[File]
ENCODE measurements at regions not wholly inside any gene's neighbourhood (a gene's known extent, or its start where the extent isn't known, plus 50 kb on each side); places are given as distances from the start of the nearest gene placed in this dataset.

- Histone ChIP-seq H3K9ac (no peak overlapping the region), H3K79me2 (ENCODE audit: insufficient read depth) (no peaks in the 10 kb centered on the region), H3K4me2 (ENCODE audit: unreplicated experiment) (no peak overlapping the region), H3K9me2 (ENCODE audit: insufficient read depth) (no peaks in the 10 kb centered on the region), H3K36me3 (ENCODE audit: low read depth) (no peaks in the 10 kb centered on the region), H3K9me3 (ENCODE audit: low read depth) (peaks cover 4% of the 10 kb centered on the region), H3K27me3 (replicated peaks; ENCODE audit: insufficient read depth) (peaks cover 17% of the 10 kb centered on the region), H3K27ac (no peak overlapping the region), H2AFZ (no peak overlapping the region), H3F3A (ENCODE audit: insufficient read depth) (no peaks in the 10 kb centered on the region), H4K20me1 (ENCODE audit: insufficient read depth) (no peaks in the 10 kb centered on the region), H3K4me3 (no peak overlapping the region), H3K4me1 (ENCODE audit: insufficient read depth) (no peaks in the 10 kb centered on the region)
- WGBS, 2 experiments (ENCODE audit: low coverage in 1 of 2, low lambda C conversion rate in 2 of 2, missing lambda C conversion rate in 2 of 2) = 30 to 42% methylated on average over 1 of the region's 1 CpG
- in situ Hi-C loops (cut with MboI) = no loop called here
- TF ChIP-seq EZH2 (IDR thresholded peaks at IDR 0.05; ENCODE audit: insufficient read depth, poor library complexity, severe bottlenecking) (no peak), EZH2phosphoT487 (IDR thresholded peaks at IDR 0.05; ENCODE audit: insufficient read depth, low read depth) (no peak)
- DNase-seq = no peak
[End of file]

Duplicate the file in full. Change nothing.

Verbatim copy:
ENCODE measurements at regions not wholly inside any gene's neighbourhood (a gene's known extent, or its start where the extent isn't known, plus 50 kb on each side); places are given as distances from the start of the nearest gene placed in this dataset.

- Histone ChIP-seq H3K9ac (no peak overlapping the region), H3K79me2 (ENCODE audit: insufficient read depth) (no peaks in the 10 kb centered on the region), H3K4me2 (ENCODE audit: unreplicated experiment) (no peak overlapping the region), H3K9me2 (ENCODE audit: insufficient read depth) (no peaks in the 10 kb centered on the region), H3K36me3 (ENCODE audit: low read depth) (no peaks in the 10 kb centered on the region), H3K9me3 (ENCODE audit: low read depth) (peaks cover 4% of the 10 kb centered on the region), H3K27me3 (replicated peaks; ENCODE audit: insufficient read depth) (peaks cover 17% of the 10 kb centered on the region), H3K27ac (no peak overlapping the region), H2AFZ (no peak overlapping the region), H3F3A (ENCODE audit: insufficient read depth) (no peaks in the 10 kb centered on the region), H4K20me1 (ENCODE audit: insufficient read depth) (no peaks in the 10 kb centered on the region), H3K4me3 (no peak overlapping the region), H3K4me1 (ENCODE audit: insufficient read depth) (no peaks in the 10 kb centered on the region)
- WGBS, 2 experiments (ENCODE audit: low coverage in 1 of 2, low lambda C conversion rate in 2 of 2, missing lambda C conversion rate in 2 of 2) = 30 to 42% methylated on average over 1 of the region's 1 CpG
- in situ Hi-C loops (cut with MboI) = no loop called here
- TF ChIP-seq EZH2 (IDR thresholded peaks at IDR 0.05; ENCODE audit: insufficient read depth, poor library complexity, severe bottlenecking) (no peak), EZH2phosphoT487 (IDR thresholded peaks at IDR 0.05; ENCODE audit: insufficient read depth, low read depth) (no peak)
- DNase-seq = no peak